Onsite Wastewater Treatment Systems
Preventing Disease & Nuisances
The Environmental Health Division's goal is to prevent disease, nuisances, and eliminate improperly treated sewage by:
- Reviewing applications and plans as well as issuing permits.
- Inspecting disposal systems for proper installation or repair.
- Requiring anyone constructing, altering, or extending a private sewage disposal system to have a valid permit issued by the Health Department.
- Providing information about construction, operation, and maintenance to citizens and contractors.
- Homeowner Onsite Wastewater Educational Program
Tips for Taking Care of Your Onsite Wastewater Treatment System
- Know where your septic and drain field are located. Keep a sketch with your maintenance records.
- Inspect your septic tank every year.
- Have your system inspected/repaired if you have any problems.
- Conserve water to avoid overloading the system.
- Have your tank pumped every 2 to 3 years by a licensed septic pumper.
- Divert other water sources like gutters, footing drains, water softeners, sump pumps, and lawn irrigation systems away from the septic system.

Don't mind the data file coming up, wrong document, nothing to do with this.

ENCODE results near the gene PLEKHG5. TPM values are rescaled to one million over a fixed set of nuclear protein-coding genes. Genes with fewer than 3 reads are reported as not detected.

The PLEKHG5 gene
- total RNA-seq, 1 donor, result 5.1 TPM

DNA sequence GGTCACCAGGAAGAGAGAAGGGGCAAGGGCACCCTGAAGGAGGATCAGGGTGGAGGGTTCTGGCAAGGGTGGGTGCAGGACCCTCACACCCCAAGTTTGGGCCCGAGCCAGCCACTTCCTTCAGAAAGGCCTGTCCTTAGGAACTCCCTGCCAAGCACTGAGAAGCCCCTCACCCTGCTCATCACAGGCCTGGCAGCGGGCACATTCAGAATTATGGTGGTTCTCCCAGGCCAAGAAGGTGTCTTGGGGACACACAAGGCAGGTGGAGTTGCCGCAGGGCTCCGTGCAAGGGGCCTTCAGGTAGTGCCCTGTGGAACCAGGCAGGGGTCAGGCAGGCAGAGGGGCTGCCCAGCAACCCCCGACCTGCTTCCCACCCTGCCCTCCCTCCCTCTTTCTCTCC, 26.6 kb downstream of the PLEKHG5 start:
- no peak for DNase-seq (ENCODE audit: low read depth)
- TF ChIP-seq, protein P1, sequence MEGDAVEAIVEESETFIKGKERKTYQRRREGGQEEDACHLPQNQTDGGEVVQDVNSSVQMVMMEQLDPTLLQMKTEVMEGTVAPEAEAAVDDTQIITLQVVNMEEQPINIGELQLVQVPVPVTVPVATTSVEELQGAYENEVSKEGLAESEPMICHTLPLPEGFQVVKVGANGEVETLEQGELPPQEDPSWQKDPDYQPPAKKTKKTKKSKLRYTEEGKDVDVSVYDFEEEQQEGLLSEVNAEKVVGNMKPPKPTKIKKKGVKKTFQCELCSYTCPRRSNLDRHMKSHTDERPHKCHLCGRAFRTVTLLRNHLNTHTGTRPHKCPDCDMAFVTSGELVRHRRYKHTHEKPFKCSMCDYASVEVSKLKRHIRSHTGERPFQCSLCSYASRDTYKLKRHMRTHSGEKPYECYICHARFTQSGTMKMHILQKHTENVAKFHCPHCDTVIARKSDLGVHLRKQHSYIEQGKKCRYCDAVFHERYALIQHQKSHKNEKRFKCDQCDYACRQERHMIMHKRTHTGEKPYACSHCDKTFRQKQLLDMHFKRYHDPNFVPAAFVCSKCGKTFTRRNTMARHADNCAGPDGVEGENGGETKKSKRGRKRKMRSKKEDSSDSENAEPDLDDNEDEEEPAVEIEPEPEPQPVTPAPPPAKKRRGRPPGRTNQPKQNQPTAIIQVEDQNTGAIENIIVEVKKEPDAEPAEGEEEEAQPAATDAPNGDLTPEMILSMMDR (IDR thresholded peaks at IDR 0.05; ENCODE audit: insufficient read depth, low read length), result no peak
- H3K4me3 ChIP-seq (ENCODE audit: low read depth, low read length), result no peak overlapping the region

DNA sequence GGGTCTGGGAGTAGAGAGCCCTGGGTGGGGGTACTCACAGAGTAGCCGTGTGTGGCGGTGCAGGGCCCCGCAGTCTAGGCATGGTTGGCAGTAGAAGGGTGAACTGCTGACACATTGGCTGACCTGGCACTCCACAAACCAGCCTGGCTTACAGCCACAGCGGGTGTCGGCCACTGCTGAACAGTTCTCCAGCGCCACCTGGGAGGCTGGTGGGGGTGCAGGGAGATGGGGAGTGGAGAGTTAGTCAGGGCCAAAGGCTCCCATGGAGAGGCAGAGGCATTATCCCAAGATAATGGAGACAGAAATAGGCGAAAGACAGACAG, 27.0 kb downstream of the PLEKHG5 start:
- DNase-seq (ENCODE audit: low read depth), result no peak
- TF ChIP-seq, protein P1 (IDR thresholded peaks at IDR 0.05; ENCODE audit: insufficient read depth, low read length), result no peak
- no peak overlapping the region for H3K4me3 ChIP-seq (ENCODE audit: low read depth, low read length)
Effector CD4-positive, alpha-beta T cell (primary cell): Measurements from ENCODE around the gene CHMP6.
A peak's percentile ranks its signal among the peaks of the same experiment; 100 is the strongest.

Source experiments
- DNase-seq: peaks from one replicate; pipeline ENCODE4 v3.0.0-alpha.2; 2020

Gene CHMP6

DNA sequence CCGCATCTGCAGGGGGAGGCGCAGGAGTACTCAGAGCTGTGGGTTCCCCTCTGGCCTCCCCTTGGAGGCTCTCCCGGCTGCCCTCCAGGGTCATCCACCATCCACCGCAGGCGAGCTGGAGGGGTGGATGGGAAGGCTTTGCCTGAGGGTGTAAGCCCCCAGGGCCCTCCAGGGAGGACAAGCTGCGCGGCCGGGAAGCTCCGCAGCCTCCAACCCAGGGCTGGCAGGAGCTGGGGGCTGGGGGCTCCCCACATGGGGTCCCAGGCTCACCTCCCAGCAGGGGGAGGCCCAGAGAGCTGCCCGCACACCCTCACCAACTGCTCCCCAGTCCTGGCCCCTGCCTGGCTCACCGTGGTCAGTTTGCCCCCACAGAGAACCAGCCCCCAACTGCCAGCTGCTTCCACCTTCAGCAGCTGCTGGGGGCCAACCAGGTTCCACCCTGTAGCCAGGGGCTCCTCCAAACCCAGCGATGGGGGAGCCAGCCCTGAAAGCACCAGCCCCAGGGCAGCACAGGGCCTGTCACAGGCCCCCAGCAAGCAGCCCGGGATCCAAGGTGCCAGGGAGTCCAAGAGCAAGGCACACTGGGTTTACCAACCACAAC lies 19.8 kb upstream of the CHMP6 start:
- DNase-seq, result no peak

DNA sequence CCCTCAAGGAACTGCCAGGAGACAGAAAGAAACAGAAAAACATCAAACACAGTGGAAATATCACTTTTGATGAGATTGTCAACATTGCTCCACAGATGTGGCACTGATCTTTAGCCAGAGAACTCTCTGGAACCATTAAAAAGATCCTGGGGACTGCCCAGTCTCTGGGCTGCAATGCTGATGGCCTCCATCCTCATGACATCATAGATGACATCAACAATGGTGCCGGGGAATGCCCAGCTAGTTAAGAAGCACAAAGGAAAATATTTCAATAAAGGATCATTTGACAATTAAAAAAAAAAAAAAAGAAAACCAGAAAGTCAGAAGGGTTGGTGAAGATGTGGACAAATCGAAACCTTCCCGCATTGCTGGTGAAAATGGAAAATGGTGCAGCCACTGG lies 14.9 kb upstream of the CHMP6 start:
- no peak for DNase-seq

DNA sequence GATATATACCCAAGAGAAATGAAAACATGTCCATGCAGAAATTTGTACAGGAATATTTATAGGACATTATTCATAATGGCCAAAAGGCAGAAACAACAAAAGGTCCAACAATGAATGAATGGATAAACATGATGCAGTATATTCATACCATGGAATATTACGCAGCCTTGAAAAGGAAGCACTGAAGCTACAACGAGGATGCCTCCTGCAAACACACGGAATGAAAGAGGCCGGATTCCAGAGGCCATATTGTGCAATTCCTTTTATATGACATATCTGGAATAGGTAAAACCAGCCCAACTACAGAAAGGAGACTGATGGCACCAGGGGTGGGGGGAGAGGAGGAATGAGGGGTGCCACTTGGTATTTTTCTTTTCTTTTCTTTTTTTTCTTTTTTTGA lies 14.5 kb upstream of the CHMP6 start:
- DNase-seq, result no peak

- Do not park or drive cars over your drain field.
- Do not dig in your septic system.
- Do not use septic tank additives (these do not help and sometimes can be harmful to your system).
- Be careful what you flush into your septic tank. Harsh chemicals/cleansers can kill the beneficial bacteria that help treat waste water.
- Maintain chlorinator (if applicable).
What Not to Flush
Do not flush the following down drains if an Onsite Wastewater Treatment System is in use:
- Cigarette butts
- Coffee grounds
- Dental floss
- Disposable diapers
- Fat, grease, or oil
- Food scraps
- Kitty litter
- Paper towels
- Photographic solutions
- Prescription drugs
- Sanitary napkins
- Waste oils